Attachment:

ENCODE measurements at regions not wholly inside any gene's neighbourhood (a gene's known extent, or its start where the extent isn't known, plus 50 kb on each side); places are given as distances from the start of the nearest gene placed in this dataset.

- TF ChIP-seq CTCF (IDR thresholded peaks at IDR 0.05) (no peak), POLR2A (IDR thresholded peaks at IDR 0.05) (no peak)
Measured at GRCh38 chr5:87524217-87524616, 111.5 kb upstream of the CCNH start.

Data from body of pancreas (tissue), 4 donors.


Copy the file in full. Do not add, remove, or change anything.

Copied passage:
ENCODE measurements at regions not wholly inside any gene's neighbourhood (a gene's known extent, or its start where the extent isn't known, plus 50 kb on each side); places are given as distances from the start of the nearest gene placed in this dataset.

- TF ChIP-seq CTCF (IDR thresholded peaks at IDR 0.05) (no peak), POLR2A (IDR thresholded peaks at IDR 0.05) (no peak)
Measured at GRCh38 chr5:87524217-87524616, 111.5 kb upstream of the CCNH start.

Data from body of pancreas (tissue), 4 donors.